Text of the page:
Influence network between ministers and municipalities
Photo by Elijah Macleod on Unsplash
Appointing a minister increases by 45% the investment grants allocated to the municipality in which he or she has held a local mandate. This gift – valued at 30 million euros per year !- illustrates the importance of the relationships ministers build over the course of their political careers. Brice Fabre and Marc Sangnier shed light on the reasons for such generosity.
Following the French law on trust in political authorities, parliamentary reserve disappeared last year in January 2019, allowing senators and parliamentary representatives to award grants to associations and local authorities. In a recent study, Brice Fabre and Marc Sangnier reveal another mechanism by which national politicians manage to allocate financial resources to certain local authorities. The authors concentrate on the subsidies granted by the State to municipalities with more than 3500 inhabitants between 2002 and 2011, seeking to identify possible geographical variations linked to the personal background of ministers.
The authors map the links between ministers and municipalities, distinguishing between the municipality they were born in, the municipality where they studied, and the municipality where they served as mayor or city councillor before being appointed to the government. 155 of the 200 ministers in this period had previously held office as mayors or city councillors. Detailed accounts for the French municipalities, obtained from the Public Finance Office (DGFiP), are used to compare the sizes of grants to municipalities and determine whether these are linked to new ministers1 .
- 1Among the characteristics used to compare municipalities are the number of inhabitants, the age structure of the population, the income level of the inhabitants, the unemployment rate and the rate of local taxes.
Professional links or individual links?
Estimations show that the per capita investment grants received by a municipality increase by approximately 45% once a politician with at least one municipal mandate under his belt joins the government. This showed up so clearly that the authors checked to see whether neighboring municipalities might also receive greater subsidies. However, ministers’ birthplaces and the secondary schools they attended confer no advantage. So while political and professional links influence the allocation of discretionary grants, personal links alone aren’t enough.
What’s behind this link to ministers?
This raises the question of politicians’ motivations. Increased subsidies may represent a deferred payment for political support or preparation for the next election, municipal or legislative. Actually, whether or not the minister is still on the municipal council has no effect on the amount of subsidies. This suggests local support is being sought, regardless of the minister’s municipal authority involvement. Another possible justification for increased subsidies lies in ministers’ better knowledge of their municipalities and capacity to control them. In this case, the ministers’ insight into regional issues mitigates the asymmetric information that the central administration encounters in awarding grants.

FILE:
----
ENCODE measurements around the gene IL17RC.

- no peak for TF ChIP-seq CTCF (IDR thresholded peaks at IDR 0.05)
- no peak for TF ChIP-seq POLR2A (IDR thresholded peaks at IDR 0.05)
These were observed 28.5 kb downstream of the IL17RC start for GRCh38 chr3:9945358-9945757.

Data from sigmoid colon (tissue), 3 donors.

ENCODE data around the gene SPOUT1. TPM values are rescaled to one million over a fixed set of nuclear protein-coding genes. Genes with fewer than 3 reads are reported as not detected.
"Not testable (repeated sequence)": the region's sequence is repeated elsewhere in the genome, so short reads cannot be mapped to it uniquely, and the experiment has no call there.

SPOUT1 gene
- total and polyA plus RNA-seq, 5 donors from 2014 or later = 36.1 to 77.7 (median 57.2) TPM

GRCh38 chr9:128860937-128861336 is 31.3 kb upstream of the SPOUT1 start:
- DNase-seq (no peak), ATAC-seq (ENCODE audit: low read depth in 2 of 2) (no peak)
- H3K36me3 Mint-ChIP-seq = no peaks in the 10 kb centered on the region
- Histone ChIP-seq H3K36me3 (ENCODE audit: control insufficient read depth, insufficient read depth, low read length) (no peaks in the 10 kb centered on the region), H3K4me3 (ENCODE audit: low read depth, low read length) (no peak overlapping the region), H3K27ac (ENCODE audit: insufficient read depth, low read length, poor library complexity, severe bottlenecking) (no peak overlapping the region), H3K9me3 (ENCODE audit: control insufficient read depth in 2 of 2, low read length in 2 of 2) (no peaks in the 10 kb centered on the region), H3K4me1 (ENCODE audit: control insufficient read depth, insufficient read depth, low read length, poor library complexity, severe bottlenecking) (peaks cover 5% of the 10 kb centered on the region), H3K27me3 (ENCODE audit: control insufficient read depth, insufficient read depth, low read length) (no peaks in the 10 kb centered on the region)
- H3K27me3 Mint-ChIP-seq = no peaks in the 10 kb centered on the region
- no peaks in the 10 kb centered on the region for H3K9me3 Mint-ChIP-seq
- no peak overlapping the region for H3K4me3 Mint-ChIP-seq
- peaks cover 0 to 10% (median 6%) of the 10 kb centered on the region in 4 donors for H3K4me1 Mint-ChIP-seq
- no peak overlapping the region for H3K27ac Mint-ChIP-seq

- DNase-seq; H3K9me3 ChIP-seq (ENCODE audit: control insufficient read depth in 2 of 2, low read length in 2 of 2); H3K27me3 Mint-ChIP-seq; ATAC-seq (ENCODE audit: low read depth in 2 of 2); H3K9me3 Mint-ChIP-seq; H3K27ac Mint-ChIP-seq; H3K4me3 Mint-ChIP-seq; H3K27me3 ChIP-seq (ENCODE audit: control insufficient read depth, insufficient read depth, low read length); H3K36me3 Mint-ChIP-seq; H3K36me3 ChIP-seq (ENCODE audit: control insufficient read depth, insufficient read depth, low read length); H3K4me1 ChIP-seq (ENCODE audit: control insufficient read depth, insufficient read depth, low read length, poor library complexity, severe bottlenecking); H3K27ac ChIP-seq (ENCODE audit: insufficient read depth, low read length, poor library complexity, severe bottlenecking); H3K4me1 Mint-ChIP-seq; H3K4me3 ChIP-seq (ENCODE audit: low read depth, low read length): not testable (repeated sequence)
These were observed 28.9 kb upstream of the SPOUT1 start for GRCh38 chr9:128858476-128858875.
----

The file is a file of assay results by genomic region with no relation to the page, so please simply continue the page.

Networks of influence
The study shows the central role of networks in the distribution of discretionary subsidies. Regardless of the hierarchical level involved – whether Secretary of State, Associate Minister, Minister or Minister of State – appointment to the government has the same impact on the grants received. Therefore it is not the budget that matters, but a government member’s capacity to mobilize the administration and the networks he or she may have. Such networks are clearly established at a national level, since the subsidies granted by departments or regions don’t vary. The reason may be either that ministers can’t influence these regional administrations or that they don’t try to. The effect identified is not generated by overall policy or by a new municipal request, but rather by national networks initially activated by a new member of the government.
The authors also demonstrate that these networks survive the Minister’s fiscal year-end. Municipalities receive a grant surplus starting from the year of their appointment and then continue to receive more, even five years after that appointment. Several explanations are put forward. Former ministers may maintain their influence after leaving the government. Additionally, the municipalities learn how to talk to the administration and thus keep the links active. By developing the relationship between local government and the central administration, the minister is creating a network that the municipality may continue to use in a sustainable way.
Photo by Freddie Collins on Unsplash
The total amount of grants allocated to municipalities due to their past or present relationship with a member of the government is valued at 30 million euros per year. As the authors point out, this is a low range, particularly since the study covers the period 2002-2011 and does not take into account municipalities’ connections to ministers in previous periods. Still, it represents 8% of the total subsidies granted by the State to municipalities. At a time when the abolition of the housing tax could make local authorities more dependent on resource transfers, this study reveals inefficiencies in these transfers. The ministers’ motivation is obviously not purely selfish: they are directing subsidies towards the municipalities they have more information about. However, this highlights administrations’ lack of information when attempting to allocate their subsidies optimally.